Scenario 1: You want it all—including funding!

You want a city that cares about funding you, but not one that compromises on the other core pillars. To determine the best cities in this regard, we entered a value of 10 (most important) for all four variables. And these are the top 5 cities that came up:

  1. Washington, D.C.

  2. San Francisco, CA CA +0.16%

  3. Austin, TX

  4. Boston, MA

  5. Seattle, WA

Scenario 2: Funding is all that matters! The rest is a bonus.

Quality of Life, human capital, and regulation and receptivity may come with the ecosystem, but they are not the primary reason you are selecting this city to grow your social enterprise. To determine the best city where funding is your primary priority as a social enterprise, we entered a value of 10 (most important) for funding and 1 (least important) for the other factors.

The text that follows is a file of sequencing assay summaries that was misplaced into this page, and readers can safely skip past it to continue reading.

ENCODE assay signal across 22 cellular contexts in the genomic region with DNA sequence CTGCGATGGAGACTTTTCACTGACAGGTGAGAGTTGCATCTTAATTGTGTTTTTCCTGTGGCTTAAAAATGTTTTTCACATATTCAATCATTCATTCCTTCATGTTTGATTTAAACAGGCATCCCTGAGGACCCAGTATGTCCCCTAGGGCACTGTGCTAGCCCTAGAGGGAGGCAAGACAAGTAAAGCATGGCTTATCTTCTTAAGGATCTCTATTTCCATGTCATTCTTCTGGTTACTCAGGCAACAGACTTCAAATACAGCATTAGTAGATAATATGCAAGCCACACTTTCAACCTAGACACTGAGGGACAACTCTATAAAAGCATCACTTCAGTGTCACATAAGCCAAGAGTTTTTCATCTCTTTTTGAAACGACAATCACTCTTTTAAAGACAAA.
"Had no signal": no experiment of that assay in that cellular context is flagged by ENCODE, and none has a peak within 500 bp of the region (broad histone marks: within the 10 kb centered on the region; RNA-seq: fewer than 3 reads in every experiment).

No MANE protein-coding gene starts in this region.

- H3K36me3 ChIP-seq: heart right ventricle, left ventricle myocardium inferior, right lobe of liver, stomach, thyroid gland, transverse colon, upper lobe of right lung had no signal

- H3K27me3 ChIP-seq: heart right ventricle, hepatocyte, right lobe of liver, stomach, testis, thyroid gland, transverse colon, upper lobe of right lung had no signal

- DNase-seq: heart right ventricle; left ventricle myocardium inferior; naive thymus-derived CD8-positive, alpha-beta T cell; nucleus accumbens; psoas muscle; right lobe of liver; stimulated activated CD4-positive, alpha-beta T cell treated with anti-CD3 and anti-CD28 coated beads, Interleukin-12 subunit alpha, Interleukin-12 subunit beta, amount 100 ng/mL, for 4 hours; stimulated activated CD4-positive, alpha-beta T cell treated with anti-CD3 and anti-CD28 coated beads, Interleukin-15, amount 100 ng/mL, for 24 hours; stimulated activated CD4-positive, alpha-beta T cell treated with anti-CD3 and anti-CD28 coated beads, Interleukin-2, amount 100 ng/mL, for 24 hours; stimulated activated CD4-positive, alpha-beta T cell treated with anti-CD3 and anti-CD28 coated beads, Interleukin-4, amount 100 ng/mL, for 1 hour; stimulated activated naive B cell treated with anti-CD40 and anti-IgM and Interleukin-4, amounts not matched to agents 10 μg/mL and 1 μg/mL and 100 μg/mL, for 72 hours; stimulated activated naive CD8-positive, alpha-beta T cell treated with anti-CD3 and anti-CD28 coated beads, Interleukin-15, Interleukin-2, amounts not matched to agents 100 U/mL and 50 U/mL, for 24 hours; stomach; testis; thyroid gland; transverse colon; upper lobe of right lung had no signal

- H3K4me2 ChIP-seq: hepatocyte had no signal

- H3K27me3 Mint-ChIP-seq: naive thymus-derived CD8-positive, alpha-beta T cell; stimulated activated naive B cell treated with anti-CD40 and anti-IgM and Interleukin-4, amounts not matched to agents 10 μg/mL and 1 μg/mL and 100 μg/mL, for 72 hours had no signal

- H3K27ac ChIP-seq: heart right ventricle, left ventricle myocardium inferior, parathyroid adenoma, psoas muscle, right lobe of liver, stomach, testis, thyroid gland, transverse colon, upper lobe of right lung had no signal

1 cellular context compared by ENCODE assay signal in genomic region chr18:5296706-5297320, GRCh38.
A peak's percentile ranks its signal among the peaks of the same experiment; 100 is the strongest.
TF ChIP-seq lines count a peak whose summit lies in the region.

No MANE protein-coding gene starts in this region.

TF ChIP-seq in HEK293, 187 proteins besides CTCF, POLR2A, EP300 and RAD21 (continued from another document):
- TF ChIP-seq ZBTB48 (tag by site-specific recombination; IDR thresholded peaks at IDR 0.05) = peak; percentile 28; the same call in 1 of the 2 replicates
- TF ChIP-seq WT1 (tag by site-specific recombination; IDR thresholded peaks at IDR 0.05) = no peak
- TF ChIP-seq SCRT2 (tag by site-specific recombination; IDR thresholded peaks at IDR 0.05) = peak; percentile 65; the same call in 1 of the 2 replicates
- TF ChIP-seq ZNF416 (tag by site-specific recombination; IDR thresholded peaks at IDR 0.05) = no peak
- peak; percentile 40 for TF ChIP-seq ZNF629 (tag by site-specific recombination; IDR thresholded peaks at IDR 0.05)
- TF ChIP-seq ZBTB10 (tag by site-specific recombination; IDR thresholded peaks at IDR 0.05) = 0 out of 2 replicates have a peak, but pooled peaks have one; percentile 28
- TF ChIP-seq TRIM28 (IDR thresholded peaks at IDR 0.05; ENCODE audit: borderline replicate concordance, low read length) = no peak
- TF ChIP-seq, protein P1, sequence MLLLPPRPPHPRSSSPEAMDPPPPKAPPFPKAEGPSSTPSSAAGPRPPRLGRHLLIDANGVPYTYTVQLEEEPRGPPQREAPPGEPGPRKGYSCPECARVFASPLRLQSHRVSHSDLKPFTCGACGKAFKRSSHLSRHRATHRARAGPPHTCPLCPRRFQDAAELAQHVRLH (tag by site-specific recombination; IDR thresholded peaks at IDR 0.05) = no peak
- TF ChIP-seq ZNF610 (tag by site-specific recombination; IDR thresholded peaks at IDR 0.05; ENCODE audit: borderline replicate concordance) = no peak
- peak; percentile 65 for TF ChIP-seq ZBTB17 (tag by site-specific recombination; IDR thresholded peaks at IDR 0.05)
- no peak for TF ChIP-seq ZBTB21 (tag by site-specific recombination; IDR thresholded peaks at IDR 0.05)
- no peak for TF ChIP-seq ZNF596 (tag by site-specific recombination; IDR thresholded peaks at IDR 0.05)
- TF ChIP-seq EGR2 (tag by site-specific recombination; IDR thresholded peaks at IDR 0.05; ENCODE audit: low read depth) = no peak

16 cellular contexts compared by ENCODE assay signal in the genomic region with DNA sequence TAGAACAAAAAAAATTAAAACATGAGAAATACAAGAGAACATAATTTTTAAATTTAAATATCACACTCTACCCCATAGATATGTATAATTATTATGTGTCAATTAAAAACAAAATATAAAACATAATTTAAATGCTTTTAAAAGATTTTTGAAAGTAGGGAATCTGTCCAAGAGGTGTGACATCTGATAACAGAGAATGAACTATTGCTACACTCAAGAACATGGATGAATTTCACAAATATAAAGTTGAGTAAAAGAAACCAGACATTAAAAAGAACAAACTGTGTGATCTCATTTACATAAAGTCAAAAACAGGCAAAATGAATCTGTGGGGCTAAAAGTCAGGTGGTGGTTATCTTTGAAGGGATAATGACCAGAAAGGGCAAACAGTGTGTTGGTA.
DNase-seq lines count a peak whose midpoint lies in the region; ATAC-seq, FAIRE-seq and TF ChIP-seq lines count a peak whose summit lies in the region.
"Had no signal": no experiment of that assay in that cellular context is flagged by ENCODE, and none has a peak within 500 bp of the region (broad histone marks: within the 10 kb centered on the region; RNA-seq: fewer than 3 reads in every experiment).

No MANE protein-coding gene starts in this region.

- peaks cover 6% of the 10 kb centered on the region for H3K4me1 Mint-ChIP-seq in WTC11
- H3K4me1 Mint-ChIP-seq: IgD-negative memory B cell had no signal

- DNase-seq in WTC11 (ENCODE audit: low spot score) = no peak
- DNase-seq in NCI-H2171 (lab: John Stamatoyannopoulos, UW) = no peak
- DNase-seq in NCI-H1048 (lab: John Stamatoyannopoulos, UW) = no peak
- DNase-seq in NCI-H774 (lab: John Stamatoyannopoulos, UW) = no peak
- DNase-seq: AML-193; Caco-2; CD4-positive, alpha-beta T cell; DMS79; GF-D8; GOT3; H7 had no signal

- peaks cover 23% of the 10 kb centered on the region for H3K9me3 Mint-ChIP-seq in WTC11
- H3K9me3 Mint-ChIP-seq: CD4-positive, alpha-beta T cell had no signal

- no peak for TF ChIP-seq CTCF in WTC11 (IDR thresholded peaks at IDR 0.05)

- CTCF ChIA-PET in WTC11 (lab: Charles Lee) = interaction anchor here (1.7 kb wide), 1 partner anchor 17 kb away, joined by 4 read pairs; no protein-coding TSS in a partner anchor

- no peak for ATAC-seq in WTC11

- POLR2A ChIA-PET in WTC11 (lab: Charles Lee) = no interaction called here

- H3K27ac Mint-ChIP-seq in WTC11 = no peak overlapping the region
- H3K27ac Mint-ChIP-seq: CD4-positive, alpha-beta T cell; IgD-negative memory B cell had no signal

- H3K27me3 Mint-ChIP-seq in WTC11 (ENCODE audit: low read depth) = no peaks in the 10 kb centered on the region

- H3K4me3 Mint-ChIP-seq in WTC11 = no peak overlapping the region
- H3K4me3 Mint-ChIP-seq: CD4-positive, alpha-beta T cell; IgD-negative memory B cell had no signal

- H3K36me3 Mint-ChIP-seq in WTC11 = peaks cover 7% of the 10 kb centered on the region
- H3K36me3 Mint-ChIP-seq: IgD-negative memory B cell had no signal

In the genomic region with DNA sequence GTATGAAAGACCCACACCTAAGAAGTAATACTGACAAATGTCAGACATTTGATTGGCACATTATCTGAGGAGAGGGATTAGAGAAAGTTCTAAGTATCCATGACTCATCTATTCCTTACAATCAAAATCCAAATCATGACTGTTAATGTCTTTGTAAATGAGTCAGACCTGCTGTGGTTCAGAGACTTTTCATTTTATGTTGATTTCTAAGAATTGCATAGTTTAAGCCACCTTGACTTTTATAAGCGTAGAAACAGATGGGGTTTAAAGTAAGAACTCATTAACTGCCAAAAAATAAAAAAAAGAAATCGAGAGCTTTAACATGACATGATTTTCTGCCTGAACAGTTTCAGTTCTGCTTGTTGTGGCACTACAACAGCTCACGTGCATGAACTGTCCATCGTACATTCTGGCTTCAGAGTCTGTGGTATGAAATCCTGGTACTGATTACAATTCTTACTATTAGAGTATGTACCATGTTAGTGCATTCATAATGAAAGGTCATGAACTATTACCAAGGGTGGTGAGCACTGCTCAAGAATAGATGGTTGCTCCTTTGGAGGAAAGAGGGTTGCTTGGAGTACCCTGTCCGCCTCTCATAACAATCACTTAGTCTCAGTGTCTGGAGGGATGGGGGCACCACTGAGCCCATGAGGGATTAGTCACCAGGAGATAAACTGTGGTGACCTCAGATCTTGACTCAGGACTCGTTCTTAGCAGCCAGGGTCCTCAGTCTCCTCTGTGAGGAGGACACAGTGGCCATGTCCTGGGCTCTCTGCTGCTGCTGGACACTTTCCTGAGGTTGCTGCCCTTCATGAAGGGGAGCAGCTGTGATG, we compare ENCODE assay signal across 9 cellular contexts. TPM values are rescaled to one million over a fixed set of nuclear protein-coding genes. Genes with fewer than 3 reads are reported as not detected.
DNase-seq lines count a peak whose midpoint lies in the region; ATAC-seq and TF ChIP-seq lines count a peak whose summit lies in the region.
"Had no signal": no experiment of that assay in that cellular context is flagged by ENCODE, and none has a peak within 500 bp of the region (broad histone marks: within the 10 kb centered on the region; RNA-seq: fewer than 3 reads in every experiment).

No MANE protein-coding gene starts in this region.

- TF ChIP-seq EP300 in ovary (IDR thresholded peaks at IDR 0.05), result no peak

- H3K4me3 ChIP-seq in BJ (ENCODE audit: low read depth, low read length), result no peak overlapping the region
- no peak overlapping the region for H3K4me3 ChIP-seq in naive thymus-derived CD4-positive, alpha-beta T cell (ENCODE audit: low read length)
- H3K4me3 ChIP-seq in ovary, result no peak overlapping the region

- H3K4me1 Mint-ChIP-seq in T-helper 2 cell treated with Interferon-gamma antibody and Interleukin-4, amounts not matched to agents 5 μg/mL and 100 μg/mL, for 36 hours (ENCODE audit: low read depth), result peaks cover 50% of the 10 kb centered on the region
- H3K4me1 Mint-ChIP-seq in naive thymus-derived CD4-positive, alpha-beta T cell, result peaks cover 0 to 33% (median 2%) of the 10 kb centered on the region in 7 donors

The top 5 cities that come up on this search are:

  1. New York, NY

  2. Boston MA

  3. Los Angeles, CA

  4. San Francisco, CA

  5. Seattle, WA

The following 5 cities likely win the day because they:

  • Contain sufficiently mature and diverse investment communities that they include a significant selection of people interested in social enterprise, or

  • The peoplethe businesses, investors, citizens & customersof the area place a high premium on social enterprise and thus investors here are more accepting and focused on your type of business.

What did the surveyed entrepreneurs say about funding?

According to the study, funding is the number one challenge facing social entrepreneurs with 45% stating this is a challenge. Interestingly, seasoned entrepreneurs with over 5 years experience in their enterprise are more pessimistic about whether investors in their market understand social enterprise.